Prior to intervention with a structured teaching plan in Group 1, out of 30 subjects, a large majority of 24 (80%) had inadequate knowledge, followed by 4 (13.3%) subjects with moderately adequate knowledge, while only 2 (6.7%) had adequate knowledge. However, in Group 2, most subjects, i.e., 20 (66.7%) possessed moderately adequate knowledge on worm infestation prior to intervention with a child-to-child teaching program, while 6 (20%) and 4 subjects (13.3%) possessed inadequate and adequate knowledge, respectively. Post-test scores in both the groups reflect that majority of the subjects gained adequate knowledge following intervention.

The mean difference of 20.6 ± 4.9032 and 23.80 co-efficient of variance was observed between pre- and post-test scores of Group 1 were found to be significant at P < 0.05 level. A similar statistically significant improvement in test scores of Group 2 subjects was seen post-intervention with the child-to-child program, with a mean ± standard deviation of 19.16 ± 3.7239 and 19.42 co-efficient of variance (P < 0.05). However, an inter-group analysis by an independent t-test revealed no significant difference between outcomes of the two interventions (P > 0.05) See [Table 1]. Hence, it was inferred that both interventions were successful in significantly expanding the knowledge base of subjects on worm infestation.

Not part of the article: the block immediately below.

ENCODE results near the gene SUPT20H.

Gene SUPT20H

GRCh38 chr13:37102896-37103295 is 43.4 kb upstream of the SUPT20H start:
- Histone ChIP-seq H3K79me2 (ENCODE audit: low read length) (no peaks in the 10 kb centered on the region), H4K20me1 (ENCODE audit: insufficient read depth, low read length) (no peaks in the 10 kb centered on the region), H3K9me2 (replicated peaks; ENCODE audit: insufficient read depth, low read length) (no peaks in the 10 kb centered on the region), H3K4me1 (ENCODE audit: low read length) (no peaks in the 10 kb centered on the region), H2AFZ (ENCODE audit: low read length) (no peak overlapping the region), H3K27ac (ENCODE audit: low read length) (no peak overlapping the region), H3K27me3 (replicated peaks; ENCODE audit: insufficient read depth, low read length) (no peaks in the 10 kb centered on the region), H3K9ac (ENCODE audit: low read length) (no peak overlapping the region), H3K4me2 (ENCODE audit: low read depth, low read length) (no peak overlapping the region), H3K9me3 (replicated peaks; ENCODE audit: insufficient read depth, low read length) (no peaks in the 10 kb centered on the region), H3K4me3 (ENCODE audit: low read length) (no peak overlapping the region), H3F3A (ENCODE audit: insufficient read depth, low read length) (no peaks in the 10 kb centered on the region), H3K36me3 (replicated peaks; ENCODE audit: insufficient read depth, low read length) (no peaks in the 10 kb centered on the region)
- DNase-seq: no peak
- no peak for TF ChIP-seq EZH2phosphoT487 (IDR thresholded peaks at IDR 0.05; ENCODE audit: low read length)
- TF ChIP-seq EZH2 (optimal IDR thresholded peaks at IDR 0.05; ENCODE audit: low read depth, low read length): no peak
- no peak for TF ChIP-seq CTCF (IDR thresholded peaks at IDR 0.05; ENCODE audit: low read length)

Table 1: Mean, Standard Deviation and Co-Efficient of Variance to compare Structured Teaching Programme Vs. Child to child Teaching Programme on Worm Infestation

Click here to view